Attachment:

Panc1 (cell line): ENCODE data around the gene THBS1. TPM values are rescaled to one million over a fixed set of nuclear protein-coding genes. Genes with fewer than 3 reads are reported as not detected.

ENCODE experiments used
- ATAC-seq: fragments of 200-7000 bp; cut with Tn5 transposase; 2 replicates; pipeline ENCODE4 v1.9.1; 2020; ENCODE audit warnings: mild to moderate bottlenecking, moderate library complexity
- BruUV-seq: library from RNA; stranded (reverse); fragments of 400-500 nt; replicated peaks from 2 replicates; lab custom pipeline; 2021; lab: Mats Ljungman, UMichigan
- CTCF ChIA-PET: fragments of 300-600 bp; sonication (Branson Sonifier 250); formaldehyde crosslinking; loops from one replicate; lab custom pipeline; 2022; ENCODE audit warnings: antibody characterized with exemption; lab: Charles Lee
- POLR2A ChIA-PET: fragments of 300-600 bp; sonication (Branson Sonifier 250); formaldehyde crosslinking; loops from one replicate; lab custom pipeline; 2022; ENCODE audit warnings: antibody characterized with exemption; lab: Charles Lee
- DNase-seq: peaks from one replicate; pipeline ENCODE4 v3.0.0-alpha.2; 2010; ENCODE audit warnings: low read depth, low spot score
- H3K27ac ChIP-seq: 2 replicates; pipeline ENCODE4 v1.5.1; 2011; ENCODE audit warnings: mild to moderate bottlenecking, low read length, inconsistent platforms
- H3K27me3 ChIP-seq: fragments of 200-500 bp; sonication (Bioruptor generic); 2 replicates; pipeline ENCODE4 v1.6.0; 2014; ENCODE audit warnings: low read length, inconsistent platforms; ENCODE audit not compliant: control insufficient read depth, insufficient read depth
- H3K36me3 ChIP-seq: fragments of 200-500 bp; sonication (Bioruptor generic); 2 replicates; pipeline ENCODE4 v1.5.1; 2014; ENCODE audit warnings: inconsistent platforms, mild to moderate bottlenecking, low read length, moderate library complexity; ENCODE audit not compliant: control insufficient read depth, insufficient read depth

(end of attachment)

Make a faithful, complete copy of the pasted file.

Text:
Panc1 (cell line): ENCODE data around the gene THBS1. TPM values are rescaled to one million over a fixed set of nuclear protein-coding genes. Genes with fewer than 3 reads are reported as not detected.

ENCODE experiments used
- ATAC-seq: fragments of 200-7000 bp; cut with Tn5 transposase; 2 replicates; pipeline ENCODE4 v1.9.1; 2020; ENCODE audit warnings: mild to moderate bottlenecking, moderate library complexity
- BruUV-seq: library from RNA; stranded (reverse); fragments of 400-500 nt; replicated peaks from 2 replicates; lab custom pipeline; 2021; lab: Mats Ljungman, UMichigan
- CTCF ChIA-PET: fragments of 300-600 bp; sonication (Branson Sonifier 250); formaldehyde crosslinking; loops from one replicate; lab custom pipeline; 2022; ENCODE audit warnings: antibody characterized with exemption; lab: Charles Lee
- POLR2A ChIA-PET: fragments of 300-600 bp; sonication (Branson Sonifier 250); formaldehyde crosslinking; loops from one replicate; lab custom pipeline; 2022; ENCODE audit warnings: antibody characterized with exemption; lab: Charles Lee
- DNase-seq: peaks from one replicate; pipeline ENCODE4 v3.0.0-alpha.2; 2010; ENCODE audit warnings: low read depth, low spot score
- H3K27ac ChIP-seq: 2 replicates; pipeline ENCODE4 v1.5.1; 2011; ENCODE audit warnings: mild to moderate bottlenecking, low read length, inconsistent platforms
- H3K27me3 ChIP-seq: fragments of 200-500 bp; sonication (Bioruptor generic); 2 replicates; pipeline ENCODE4 v1.6.0; 2014; ENCODE audit warnings: low read length, inconsistent platforms; ENCODE audit not compliant: control insufficient read depth, insufficient read depth
- H3K36me3 ChIP-seq: fragments of 200-500 bp; sonication (Bioruptor generic); 2 replicates; pipeline ENCODE4 v1.5.1; 2014; ENCODE audit warnings: inconsistent platforms, mild to moderate bottlenecking, low read length, moderate library complexity; ENCODE audit not compliant: control insufficient read depth, insufficient read depth